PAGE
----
But Roush is anything but as aloof as some who reach his position of power. Unlike other owners who arrived at the Mexico track in chauffeur-driven SUVs or helicopters, he came in one of the crew buses provided by NASCAR.
He actually had to wait an extra 15 minutes one morning because the first bus in line was full when he arrived.
"I've enjoyed subjugating myself to the structure that is provided by the bus transportation," Roush said. "I've had to make fewer decisions this week than I do on a normal week. It's been OK. It's been a respite for me."
Roush uses 50-cent words such as "subjugating" and "respite" in a garage where "ain't" and "gonna" are the standard vocabulary, but not to sound smarter than the crewman or reporter next to him.
This is how you talk when you have a bachelor's degree in physics and a master's in scientific mathematics.
"Last time I checked, I am one of the guys," he said matter-of-factly.
Roush is anything but ordinary, though. He doesn't spend weekends hunting like fellow owner Richard Childress or fishing like Rick Hendrick. He doesn't come from a famous stock-car racing family like Richard Petty and he didn't make his mark as a crew chief like Ray Evernham.
He got his start in drag racing and developing road-racing cars for Ford. So when he says he feels truly honored to be a part of the most popular motorsport in the country, he means it.
Yes, Roush truly loves coming to the track. When he's not getting grease under his fingernails, debating with NASCAR officials or posing for a picture with his index finger raised to signal "No. 1," he's up in his hauler reading.
And not just books or manuals.
"I try to catch up on what's being said about me, what the various points of contention are in the media being discussed," Roush said. "But today and this weekend and since the first of December I've been focused on a new airplane."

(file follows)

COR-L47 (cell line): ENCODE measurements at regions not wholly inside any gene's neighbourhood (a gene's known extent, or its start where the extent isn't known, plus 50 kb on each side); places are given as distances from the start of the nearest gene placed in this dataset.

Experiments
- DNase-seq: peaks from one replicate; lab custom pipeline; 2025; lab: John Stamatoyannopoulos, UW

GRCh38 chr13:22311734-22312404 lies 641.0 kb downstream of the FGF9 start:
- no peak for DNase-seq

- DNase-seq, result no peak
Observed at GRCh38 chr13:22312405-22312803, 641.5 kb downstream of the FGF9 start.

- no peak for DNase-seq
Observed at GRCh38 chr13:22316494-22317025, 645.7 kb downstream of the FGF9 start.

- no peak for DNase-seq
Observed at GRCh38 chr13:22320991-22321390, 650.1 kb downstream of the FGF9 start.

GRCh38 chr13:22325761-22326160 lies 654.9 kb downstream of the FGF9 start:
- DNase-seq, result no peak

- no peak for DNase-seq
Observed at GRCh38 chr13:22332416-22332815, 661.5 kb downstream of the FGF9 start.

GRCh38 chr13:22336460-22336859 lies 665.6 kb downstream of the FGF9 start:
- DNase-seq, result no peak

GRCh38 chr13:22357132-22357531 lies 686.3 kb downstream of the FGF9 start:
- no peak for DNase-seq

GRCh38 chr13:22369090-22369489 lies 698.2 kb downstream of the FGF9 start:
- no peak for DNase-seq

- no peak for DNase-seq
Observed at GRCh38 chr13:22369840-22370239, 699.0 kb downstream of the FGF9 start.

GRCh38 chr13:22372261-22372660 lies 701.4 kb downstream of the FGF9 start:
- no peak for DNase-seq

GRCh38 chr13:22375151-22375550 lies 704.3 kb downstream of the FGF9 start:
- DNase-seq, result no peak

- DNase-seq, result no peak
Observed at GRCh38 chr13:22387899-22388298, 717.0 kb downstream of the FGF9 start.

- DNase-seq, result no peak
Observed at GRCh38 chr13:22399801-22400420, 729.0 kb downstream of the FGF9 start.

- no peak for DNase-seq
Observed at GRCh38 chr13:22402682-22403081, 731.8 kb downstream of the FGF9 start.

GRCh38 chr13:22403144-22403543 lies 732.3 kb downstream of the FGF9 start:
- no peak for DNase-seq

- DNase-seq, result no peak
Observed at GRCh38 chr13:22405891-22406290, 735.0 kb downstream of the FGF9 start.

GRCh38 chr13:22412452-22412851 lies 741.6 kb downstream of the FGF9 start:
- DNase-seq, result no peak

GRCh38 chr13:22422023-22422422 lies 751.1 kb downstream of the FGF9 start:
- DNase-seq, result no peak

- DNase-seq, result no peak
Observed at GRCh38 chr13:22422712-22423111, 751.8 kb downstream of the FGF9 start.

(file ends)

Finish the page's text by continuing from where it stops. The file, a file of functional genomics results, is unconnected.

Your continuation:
Roush flies to most races by himself. He grades himself after each flight as strictly as he does his drivers after a race.
"The idea of managing the pilot's physiology to manage the airplane system, fuel, the weather and the airspace is a worthwhile challenge," Roush said. "I'll give myself a grade, whether it's an A, B, C or D-minus.
"One of the things that keeps me as active is I am and enthused as I am about many things at 64, close to 65, is I accept personal challenges."
There may come a day when Roush tires of the personal challenges, when he'd rather read a good novel than an airplane manual, when he'd rather spend a quiet weekend at home instead of a noisy one in the garage.
"Occasionally, I'll walk through a bookstore and I'll see two or three books that I haven't had time for and say, 'Boy, I wish I had time for those,' " Roush said.
"But now is not the time. When my health diminishes to the point where I'm not productive, I'll accept a diminished role. I just hope I have my vision and cognizant powers to make that time interesting as well."
David Newton covers NASCAR for ESPN.com. He can be reached at email@example.com.